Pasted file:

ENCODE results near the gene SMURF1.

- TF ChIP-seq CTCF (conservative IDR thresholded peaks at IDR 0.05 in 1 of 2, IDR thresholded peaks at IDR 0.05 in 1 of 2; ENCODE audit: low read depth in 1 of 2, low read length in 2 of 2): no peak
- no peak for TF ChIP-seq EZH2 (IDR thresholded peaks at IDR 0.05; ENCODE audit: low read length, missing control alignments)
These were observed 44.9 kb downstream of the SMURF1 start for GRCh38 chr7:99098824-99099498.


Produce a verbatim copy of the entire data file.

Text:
ENCODE results near the gene SMURF1.

- TF ChIP-seq CTCF (conservative IDR thresholded peaks at IDR 0.05 in 1 of 2, IDR thresholded peaks at IDR 0.05 in 1 of 2; ENCODE audit: low read depth in 1 of 2, low read length in 2 of 2): no peak
- no peak for TF ChIP-seq EZH2 (IDR thresholded peaks at IDR 0.05; ENCODE audit: low read length, missing control alignments)
These were observed 44.9 kb downstream of the SMURF1 start for GRCh38 chr7:99098824-99099498.